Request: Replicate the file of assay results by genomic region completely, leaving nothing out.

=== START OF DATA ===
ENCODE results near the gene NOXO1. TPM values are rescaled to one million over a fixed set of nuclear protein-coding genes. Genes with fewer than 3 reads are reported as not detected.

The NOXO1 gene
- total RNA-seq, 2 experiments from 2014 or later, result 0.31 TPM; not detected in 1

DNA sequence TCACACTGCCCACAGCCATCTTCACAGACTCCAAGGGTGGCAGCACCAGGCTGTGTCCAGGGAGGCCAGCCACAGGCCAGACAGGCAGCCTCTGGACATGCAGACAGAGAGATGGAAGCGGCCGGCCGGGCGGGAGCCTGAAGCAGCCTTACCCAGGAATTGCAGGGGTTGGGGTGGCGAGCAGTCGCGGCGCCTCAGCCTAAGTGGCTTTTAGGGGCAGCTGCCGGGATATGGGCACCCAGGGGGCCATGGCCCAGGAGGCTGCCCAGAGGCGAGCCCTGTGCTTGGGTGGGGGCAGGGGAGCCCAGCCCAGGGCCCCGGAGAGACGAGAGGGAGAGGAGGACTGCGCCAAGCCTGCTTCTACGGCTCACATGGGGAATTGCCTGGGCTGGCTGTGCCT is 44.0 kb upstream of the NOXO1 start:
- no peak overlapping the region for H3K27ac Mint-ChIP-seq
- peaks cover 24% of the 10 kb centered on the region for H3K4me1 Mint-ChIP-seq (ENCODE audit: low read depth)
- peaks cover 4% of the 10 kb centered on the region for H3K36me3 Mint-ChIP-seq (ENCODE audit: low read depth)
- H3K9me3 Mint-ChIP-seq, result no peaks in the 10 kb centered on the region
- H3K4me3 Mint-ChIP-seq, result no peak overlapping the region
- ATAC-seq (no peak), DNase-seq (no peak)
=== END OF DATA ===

ENCODE results near the gene NOXO1. TPM values are rescaled to one million over a fixed set of nuclear protein-coding genes. Genes with fewer than 3 reads are reported as not detected.

The NOXO1 gene
- total RNA-seq, 2 experiments from 2014 or later, result 0.31 TPM; not detected in 1

DNA sequence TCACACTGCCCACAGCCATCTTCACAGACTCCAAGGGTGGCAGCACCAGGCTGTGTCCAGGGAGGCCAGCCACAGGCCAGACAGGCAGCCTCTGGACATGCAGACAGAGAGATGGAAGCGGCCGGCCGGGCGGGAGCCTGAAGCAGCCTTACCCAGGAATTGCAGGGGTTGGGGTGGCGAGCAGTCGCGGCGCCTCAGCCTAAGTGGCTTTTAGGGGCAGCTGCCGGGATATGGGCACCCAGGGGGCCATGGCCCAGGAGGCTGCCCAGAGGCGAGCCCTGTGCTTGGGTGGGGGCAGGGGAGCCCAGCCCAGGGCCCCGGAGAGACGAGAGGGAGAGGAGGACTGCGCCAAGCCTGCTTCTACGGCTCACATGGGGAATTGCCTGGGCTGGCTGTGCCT is 44.0 kb upstream of the NOXO1 start:
- no peak overlapping the region for H3K27ac Mint-ChIP-seq
- peaks cover 24% of the 10 kb centered on the region for H3K4me1 Mint-ChIP-seq (ENCODE audit: low read depth)
- peaks cover 4% of the 10 kb centered on the region for H3K36me3 Mint-ChIP-seq (ENCODE audit: low read depth)
- H3K9me3 Mint-ChIP-seq, result no peaks in the 10 kb centered on the region
- H3K4me3 Mint-ChIP-seq, result no peak overlapping the region
- ATAC-seq (no peak), DNase-seq (no peak)